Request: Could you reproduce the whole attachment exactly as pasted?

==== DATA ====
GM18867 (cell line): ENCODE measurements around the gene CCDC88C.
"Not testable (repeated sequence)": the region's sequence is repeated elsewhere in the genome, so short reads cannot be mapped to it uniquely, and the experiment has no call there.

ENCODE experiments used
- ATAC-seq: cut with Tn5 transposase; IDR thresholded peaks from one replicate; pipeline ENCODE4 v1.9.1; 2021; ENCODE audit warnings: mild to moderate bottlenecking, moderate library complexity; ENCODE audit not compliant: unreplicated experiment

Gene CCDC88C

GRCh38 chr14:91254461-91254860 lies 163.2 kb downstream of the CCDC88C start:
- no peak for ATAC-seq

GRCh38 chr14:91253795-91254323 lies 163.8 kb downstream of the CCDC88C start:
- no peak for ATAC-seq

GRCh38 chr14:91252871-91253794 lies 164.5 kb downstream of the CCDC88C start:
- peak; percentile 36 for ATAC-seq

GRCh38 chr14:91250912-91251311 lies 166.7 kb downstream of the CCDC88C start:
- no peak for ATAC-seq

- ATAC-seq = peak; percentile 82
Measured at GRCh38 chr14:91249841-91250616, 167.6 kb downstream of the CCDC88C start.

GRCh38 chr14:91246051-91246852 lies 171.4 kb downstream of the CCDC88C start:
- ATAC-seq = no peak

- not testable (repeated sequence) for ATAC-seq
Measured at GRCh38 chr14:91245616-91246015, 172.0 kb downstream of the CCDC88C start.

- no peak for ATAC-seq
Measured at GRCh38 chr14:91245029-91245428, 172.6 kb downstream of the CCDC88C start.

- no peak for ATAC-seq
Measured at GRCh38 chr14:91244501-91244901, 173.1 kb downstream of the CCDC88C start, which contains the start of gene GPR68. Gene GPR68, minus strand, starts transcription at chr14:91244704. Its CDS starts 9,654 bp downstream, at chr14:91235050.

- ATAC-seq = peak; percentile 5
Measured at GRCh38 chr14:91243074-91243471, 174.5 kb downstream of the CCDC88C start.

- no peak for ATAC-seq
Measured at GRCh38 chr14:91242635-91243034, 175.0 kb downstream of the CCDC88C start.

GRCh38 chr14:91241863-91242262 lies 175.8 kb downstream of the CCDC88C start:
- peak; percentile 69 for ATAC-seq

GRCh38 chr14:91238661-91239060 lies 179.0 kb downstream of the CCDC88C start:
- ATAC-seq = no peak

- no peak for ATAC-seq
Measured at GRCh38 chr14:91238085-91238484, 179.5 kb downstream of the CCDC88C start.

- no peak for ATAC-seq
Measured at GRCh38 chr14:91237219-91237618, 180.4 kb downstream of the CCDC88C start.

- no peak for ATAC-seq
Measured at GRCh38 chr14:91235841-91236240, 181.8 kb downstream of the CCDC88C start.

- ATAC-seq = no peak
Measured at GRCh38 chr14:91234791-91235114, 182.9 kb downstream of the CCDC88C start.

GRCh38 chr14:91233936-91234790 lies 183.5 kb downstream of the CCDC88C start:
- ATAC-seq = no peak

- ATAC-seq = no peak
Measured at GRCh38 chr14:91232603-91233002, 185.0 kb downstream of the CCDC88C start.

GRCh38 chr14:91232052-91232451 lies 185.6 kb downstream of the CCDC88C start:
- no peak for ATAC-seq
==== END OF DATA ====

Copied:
GM18867 (cell line): ENCODE measurements around the gene CCDC88C.
"Not testable (repeated sequence)": the region's sequence is repeated elsewhere in the genome, so short reads cannot be mapped to it uniquely, and the experiment has no call there.

ENCODE experiments used
- ATAC-seq: cut with Tn5 transposase; IDR thresholded peaks from one replicate; pipeline ENCODE4 v1.9.1; 2021; ENCODE audit warnings: mild to moderate bottlenecking, moderate library complexity; ENCODE audit not compliant: unreplicated experiment

Gene CCDC88C

GRCh38 chr14:91254461-91254860 lies 163.2 kb downstream of the CCDC88C start:
- no peak for ATAC-seq

GRCh38 chr14:91253795-91254323 lies 163.8 kb downstream of the CCDC88C start:
- no peak for ATAC-seq

GRCh38 chr14:91252871-91253794 lies 164.5 kb downstream of the CCDC88C start:
- peak; percentile 36 for ATAC-seq

GRCh38 chr14:91250912-91251311 lies 166.7 kb downstream of the CCDC88C start:
- no peak for ATAC-seq

- ATAC-seq = peak; percentile 82
Measured at GRCh38 chr14:91249841-91250616, 167.6 kb downstream of the CCDC88C start.

GRCh38 chr14:91246051-91246852 lies 171.4 kb downstream of the CCDC88C start:
- ATAC-seq = no peak

- not testable (repeated sequence) for ATAC-seq
Measured at GRCh38 chr14:91245616-91246015, 172.0 kb downstream of the CCDC88C start.

- no peak for ATAC-seq
Measured at GRCh38 chr14:91245029-91245428, 172.6 kb downstream of the CCDC88C start.

- no peak for ATAC-seq
Measured at GRCh38 chr14:91244501-91244901, 173.1 kb downstream of the CCDC88C start, which contains the start of gene GPR68. Gene GPR68, minus strand, starts transcription at chr14:91244704. Its CDS starts 9,654 bp downstream, at chr14:91235050.

- ATAC-seq = peak; percentile 5
Measured at GRCh38 chr14:91243074-91243471, 174.5 kb downstream of the CCDC88C start.

- no peak for ATAC-seq
Measured at GRCh38 chr14:91242635-91243034, 175.0 kb downstream of the CCDC88C start.

GRCh38 chr14:91241863-91242262 lies 175.8 kb downstream of the CCDC88C start:
- peak; percentile 69 for ATAC-seq

GRCh38 chr14:91238661-91239060 lies 179.0 kb downstream of the CCDC88C start:
- ATAC-seq = no peak

- no peak for ATAC-seq
Measured at GRCh38 chr14:91238085-91238484, 179.5 kb downstream of the CCDC88C start.

- no peak for ATAC-seq
Measured at GRCh38 chr14:91237219-91237618, 180.4 kb downstream of the CCDC88C start.

- no peak for ATAC-seq
Measured at GRCh38 chr14:91235841-91236240, 181.8 kb downstream of the CCDC88C start.

- ATAC-seq = no peak
Measured at GRCh38 chr14:91234791-91235114, 182.9 kb downstream of the CCDC88C start.

GRCh38 chr14:91233936-91234790 lies 183.5 kb downstream of the CCDC88C start:
- ATAC-seq = no peak

- ATAC-seq = no peak
Measured at GRCh38 chr14:91232603-91233002, 185.0 kb downstream of the CCDC88C start.

GRCh38 chr14:91232052-91232451 lies 185.6 kb downstream of the CCDC88C start:
- no peak for ATAC-seq